Thank you for the review copy of Loss. You tell a powerful story. Several layers of questions kept me turning the page: How is Mike going to cope with the death of his daughters? How is Emily going to live with guilt and grief? Is it going to weld them together or push them apart? We get the answer to the latter early on, but the same chapter opens a whole new catalogue of possibilities. The ending fits. You had me guessing until the last page, but it looked inevitable when it arrived.
However, not all is praise in this review. Your style is remarkable for a self-published author, but Loss is still begging for an editor's red pen. The opening scene most of all. You show us Sam's diner in a painstaking amount of detail. We find out what the salt shakers are made of and when the owner last had the countertop changed. Sam himself gets an introduction worthy of the main character of a thousand-pager. But he turns out to be a small supporting character, one step above furniture. His diner would deserve the attention if it were the main location of the story, or if a tornado tore it to shreds so you could later show us that countertop in splinters. But neither is the case. You take us back to Sam's diner in chapter 16 for coffee and a conversation. Most of the book happens elsewhere.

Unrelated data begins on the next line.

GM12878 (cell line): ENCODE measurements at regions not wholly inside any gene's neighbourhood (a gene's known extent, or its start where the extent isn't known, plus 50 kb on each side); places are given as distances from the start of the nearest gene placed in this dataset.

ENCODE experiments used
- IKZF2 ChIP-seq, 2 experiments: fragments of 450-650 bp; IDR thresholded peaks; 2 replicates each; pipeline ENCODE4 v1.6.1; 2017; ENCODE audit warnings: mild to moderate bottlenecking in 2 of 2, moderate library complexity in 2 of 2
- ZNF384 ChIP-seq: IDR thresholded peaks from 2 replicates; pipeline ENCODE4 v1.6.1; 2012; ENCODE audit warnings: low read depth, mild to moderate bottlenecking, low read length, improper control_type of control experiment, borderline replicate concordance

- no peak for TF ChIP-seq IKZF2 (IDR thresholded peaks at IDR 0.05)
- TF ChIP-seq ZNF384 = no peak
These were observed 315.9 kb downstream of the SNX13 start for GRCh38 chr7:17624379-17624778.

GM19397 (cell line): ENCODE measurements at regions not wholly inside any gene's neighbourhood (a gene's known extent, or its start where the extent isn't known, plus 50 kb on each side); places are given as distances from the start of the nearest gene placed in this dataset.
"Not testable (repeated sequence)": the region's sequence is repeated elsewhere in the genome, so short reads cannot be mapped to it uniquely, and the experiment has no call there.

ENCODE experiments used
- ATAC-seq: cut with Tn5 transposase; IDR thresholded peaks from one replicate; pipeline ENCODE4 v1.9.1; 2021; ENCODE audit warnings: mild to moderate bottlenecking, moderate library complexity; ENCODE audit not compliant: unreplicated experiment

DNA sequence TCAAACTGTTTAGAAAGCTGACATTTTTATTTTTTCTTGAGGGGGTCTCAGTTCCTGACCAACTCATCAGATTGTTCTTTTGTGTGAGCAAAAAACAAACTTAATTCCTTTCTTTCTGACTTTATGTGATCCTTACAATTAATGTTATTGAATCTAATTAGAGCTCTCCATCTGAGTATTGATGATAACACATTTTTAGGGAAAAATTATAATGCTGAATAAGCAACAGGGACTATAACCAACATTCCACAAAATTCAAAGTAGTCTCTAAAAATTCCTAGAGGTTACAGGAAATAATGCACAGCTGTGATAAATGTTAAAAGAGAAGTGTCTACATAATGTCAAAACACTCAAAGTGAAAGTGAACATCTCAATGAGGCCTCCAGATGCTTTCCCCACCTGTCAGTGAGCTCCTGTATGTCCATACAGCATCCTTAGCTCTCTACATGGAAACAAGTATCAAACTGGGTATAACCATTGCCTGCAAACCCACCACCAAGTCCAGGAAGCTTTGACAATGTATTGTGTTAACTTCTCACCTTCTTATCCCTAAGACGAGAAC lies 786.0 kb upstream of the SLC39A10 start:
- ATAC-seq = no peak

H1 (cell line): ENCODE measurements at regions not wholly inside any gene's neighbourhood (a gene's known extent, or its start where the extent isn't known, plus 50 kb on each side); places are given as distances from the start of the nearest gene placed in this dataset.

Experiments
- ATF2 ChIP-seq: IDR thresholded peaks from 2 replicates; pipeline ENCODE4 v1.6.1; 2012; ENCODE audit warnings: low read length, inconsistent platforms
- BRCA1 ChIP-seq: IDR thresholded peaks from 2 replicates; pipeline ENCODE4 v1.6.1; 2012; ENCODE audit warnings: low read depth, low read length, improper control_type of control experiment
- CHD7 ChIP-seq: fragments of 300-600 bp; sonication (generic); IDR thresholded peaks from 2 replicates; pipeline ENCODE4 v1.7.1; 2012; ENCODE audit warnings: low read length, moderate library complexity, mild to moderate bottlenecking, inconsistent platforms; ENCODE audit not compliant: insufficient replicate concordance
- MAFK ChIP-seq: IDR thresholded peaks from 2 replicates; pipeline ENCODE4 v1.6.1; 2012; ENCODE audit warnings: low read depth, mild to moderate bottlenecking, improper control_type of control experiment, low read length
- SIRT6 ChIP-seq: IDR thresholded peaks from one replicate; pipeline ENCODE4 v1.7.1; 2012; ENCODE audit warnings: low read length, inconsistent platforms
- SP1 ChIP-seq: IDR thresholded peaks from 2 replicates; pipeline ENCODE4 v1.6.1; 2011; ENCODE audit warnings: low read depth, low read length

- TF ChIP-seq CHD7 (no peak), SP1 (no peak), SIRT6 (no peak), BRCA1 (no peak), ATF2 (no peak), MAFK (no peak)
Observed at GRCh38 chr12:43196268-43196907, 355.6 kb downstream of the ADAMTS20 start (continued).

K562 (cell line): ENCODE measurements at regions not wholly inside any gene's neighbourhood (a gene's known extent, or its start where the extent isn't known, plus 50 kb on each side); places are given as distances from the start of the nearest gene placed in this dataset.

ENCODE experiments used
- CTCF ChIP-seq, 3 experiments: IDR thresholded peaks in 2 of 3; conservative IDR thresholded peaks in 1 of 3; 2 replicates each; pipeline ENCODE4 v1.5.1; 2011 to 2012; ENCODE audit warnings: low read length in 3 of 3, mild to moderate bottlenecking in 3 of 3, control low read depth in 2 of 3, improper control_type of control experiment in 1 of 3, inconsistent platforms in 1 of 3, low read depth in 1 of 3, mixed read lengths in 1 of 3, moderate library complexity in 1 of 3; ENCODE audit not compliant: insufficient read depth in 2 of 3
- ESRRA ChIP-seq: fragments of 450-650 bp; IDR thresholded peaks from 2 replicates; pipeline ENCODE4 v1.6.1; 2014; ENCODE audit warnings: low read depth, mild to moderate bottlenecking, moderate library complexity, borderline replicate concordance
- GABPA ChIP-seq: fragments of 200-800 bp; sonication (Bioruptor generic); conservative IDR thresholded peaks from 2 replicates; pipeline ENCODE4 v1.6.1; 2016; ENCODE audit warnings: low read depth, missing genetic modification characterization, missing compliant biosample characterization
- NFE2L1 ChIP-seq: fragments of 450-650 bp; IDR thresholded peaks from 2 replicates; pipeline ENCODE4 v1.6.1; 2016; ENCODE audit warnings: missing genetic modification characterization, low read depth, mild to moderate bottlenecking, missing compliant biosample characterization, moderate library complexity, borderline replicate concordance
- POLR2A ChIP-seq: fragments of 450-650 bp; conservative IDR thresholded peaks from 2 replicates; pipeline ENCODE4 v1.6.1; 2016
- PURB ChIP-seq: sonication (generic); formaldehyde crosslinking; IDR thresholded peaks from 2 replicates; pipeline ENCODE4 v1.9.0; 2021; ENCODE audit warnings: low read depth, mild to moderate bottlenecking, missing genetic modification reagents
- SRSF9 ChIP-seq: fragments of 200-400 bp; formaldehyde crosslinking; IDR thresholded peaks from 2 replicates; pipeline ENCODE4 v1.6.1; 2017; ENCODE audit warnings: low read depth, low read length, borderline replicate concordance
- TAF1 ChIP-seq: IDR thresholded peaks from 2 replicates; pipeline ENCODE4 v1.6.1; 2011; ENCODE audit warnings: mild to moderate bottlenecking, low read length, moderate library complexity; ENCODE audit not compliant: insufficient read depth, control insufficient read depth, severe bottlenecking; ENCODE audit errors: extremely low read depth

The sixteen pages of Chapter 1 could be sixteen lines or less. Chapter 2 is where Mike's story begins. Chapter 2 is also where we find out that Mike is the main character. Before that, he looks like a minor figure while his sister Jean and her husband get a large introduction and backstory, only to later reveal that they are just supporting characters.
Emily, on the other hand, gets no backstory at all when she clearly would have one worth telling. Where are her parents? Does she have any siblings? Does she have close friends? Emily doesn't behave like the hermit type. But you show her as unconnected as an antisocial orphaned only child.
You pay much attention to unimportant and uninteresting things, Mrs. Deeley. Do I need (or want) to know somebody's brand of body wash? And the way many women react to Mike makes me think of cheap erotica. But you found your voice around page 100. From then on, you pay the right amount of attention to all the right things. And Loss turns captivating. Keep writing in that style.
Christina Widmann de Fran